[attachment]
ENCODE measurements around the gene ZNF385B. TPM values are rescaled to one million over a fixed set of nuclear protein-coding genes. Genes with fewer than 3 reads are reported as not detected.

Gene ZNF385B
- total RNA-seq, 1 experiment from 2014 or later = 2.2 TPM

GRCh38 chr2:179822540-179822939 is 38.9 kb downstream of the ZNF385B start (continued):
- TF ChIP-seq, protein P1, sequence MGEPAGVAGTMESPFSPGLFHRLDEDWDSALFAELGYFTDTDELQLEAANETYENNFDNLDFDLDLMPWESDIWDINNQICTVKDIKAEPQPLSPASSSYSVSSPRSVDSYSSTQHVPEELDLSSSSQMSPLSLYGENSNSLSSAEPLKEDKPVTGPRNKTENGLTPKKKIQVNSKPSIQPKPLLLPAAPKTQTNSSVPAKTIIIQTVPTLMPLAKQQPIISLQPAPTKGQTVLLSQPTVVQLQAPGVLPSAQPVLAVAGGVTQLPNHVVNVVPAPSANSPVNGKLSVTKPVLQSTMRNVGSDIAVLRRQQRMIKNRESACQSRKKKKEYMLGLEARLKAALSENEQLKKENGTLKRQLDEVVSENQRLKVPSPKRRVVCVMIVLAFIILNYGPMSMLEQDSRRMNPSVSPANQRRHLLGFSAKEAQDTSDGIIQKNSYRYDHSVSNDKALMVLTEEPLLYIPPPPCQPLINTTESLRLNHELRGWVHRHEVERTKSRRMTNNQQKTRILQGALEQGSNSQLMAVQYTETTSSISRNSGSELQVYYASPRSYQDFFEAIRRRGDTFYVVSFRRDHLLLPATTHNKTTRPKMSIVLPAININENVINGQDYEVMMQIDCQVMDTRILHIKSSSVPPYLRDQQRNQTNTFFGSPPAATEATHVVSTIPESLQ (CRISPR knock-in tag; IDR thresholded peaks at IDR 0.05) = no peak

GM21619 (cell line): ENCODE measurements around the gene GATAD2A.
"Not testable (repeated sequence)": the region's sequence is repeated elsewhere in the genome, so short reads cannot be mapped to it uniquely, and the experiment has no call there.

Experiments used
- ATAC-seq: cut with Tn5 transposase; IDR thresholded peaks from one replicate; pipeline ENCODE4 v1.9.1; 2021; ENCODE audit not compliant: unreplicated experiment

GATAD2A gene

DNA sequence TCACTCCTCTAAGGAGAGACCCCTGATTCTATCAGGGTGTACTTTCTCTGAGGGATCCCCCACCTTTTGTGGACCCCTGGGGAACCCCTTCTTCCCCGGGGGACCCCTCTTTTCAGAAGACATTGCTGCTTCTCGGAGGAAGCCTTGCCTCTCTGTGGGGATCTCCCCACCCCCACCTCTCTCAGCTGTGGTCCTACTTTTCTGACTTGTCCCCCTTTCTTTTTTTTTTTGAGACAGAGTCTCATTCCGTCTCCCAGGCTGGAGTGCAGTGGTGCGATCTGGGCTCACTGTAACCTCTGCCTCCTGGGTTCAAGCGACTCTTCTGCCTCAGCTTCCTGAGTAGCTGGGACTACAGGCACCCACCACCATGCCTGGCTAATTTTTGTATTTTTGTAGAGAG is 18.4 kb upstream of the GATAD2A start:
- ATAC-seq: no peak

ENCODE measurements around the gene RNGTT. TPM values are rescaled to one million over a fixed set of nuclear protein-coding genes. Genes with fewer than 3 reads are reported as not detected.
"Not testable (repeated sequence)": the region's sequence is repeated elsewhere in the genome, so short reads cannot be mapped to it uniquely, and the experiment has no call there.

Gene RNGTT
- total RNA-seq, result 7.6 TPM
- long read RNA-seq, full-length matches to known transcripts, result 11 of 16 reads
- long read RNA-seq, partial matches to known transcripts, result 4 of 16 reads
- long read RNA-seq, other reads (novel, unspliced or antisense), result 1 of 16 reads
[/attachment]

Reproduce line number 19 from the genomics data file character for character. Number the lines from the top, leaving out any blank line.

- long read RNA-seq, other reads (novel, unspliced or antisense), result 1 of 16 reads